Financial managers can do certain things to increase or decrease net income that’s recorded in the year. This is called profit smoothing, income smoothing or just plain old window dressing. This isn’t the same as fraud, or cooking the books.
Most profit smoothing involves pushing some amount of revenue and/or expenses into other years than they would normally be recorded. A common technique for profit smoothing is to delay normal maintenance and repairs. This is referred to as deferred maintenance. Many routine and recurring maintenance costs required for autos, trucks, machines, equipment and buildings can be delayed, or deferred until later.
A business that spends a significant amount of money for employee training and development may delay these programs until the next year so the expense in the current year is lower.
A company can cut back on its current year’s outlays for market research and product development.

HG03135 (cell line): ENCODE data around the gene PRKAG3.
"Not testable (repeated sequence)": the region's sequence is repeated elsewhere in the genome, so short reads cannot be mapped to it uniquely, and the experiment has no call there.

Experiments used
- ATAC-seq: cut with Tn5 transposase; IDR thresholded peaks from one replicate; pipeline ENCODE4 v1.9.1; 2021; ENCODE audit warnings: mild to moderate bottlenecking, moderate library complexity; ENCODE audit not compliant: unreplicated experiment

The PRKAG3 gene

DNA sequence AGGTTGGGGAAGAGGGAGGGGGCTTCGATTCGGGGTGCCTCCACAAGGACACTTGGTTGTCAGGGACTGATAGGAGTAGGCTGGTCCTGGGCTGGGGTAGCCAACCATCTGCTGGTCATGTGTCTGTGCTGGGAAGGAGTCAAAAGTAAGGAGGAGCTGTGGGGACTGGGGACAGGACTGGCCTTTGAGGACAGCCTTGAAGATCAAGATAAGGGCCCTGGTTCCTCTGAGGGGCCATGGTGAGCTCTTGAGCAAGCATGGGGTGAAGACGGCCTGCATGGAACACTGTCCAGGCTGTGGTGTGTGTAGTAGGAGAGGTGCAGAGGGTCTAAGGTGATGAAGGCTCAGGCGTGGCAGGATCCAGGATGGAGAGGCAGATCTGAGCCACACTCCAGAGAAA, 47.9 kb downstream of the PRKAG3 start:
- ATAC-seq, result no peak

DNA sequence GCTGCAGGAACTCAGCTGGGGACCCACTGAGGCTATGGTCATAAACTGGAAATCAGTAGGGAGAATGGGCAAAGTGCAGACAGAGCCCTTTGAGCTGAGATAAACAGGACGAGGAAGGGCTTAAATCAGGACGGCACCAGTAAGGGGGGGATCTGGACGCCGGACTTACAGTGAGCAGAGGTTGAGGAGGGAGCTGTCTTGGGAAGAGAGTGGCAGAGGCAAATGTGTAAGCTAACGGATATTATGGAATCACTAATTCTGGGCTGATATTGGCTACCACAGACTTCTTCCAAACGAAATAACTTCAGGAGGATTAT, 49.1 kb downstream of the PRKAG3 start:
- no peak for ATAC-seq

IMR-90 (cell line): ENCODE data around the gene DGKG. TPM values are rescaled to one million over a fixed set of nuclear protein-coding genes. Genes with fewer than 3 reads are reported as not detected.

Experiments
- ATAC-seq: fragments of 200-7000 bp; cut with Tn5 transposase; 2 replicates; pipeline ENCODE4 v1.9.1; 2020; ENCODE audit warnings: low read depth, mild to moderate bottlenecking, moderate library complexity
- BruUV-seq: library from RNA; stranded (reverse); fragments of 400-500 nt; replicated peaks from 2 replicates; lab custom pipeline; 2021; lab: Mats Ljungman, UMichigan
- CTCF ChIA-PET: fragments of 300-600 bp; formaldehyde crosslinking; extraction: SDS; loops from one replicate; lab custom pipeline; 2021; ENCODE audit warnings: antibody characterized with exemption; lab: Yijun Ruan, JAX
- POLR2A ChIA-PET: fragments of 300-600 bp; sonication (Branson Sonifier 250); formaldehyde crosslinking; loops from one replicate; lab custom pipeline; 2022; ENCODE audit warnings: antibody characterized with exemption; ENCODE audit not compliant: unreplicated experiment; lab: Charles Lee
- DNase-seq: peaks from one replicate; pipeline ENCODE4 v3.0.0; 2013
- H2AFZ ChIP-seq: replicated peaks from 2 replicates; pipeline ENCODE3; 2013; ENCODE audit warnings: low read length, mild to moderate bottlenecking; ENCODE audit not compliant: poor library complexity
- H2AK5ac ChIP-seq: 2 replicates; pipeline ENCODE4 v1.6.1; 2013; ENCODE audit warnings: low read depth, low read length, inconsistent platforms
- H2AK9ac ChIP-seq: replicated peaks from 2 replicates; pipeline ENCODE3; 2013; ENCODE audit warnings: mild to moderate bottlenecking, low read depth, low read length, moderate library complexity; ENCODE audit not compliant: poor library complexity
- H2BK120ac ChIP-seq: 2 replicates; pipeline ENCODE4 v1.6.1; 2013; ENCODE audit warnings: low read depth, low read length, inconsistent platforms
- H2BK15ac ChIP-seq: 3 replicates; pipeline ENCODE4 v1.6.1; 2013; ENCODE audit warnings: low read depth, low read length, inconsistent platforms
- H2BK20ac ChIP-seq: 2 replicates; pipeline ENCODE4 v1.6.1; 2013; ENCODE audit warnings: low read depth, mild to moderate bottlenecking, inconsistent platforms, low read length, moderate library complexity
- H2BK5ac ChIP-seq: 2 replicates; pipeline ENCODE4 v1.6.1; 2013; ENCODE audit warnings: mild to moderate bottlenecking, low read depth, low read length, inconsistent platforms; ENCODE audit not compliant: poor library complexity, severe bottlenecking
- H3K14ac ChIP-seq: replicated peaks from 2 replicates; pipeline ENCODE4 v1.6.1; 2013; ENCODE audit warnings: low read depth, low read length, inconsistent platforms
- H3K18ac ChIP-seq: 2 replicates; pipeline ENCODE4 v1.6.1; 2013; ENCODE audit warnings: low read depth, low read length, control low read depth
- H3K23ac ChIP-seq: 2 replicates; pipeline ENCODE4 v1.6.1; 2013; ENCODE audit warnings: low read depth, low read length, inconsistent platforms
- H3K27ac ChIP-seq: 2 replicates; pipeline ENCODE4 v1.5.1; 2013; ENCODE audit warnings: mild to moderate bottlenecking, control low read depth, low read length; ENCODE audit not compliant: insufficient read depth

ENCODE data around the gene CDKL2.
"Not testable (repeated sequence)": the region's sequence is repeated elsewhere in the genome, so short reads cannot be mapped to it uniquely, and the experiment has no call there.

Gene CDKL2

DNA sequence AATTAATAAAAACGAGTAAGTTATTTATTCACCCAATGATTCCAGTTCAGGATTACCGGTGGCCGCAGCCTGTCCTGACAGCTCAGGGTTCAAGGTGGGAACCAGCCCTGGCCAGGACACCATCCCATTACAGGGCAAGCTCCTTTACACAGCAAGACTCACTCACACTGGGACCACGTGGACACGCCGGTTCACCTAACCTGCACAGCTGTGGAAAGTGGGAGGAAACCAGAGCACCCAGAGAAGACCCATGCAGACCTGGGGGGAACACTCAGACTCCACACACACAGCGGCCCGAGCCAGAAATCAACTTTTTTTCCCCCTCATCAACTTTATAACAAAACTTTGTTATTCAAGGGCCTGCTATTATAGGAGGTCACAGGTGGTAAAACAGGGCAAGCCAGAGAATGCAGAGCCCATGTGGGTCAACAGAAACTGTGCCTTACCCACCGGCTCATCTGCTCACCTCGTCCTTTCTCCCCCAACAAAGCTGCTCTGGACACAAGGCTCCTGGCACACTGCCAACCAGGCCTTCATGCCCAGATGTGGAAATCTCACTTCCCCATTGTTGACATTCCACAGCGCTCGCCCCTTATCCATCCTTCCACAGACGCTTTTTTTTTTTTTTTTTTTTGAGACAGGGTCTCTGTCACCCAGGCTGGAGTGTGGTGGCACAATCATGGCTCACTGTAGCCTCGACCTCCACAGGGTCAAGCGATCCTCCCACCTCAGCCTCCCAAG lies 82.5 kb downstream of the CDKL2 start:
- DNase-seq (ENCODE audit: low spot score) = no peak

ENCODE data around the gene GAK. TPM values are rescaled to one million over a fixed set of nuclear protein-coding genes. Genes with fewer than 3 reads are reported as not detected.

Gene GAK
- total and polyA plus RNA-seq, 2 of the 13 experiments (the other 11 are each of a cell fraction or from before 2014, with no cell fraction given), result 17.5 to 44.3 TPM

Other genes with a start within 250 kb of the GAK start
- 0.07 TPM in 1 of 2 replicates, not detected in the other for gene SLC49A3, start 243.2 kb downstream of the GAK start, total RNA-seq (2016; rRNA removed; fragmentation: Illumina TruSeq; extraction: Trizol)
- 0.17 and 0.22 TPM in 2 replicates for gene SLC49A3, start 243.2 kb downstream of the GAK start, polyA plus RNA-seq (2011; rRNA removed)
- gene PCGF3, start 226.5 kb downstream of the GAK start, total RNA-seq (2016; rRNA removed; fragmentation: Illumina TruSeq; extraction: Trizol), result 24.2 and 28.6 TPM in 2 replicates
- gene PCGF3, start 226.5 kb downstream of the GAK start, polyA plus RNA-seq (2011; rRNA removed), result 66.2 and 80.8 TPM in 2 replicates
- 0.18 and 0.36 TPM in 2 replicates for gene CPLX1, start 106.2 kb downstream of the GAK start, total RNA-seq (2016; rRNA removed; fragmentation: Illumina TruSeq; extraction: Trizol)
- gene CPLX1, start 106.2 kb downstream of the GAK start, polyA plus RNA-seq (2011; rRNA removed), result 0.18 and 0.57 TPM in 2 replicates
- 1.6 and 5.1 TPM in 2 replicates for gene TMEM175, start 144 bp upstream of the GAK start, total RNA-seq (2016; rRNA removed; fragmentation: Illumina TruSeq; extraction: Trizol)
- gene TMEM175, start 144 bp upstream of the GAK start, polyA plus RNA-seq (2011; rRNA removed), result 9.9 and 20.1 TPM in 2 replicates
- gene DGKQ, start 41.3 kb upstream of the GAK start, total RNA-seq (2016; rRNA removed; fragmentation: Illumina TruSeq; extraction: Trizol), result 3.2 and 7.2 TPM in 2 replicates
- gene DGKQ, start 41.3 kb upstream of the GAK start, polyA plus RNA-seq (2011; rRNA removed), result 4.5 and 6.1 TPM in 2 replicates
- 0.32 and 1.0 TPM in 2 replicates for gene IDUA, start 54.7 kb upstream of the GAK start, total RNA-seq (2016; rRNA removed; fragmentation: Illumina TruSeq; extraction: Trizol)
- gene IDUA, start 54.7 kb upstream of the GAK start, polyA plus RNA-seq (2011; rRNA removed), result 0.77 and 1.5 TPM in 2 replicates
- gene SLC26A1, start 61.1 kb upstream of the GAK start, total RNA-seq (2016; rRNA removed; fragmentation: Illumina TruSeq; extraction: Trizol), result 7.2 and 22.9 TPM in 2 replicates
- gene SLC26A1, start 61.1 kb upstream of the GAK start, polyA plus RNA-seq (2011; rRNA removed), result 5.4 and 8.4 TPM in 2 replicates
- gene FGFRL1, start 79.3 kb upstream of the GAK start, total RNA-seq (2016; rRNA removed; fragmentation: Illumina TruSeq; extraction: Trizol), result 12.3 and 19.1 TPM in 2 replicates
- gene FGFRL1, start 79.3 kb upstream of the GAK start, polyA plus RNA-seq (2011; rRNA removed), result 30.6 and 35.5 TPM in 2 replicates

A business can ease up on its rules regarding when slow-paying customers are written off to expense as bad debts or uncollectible accounts receivable. The business can put off recording some of its bad debts expense until the next reporting year.
A fixed asset that is not being actively used may have very little current or future value to a business. Instead of writing off the un-depreciated cost of the impaired asset as a loss in the current year, the business might delay the write-off until the next year.
You can see how manipulating the timing of certain expenses can make an impact on net income. This isn’t illegal although companies can go too far in massaging the numbers so that its financial statements are misleading. For the most part though, profit smoothing isn’t much more than robbing Peter to pay Paul. Accountants refer to these as compensatory effects. The effects next year offset and cancel out the effects in the current year. Less expense this year is balanced by more expense the next year.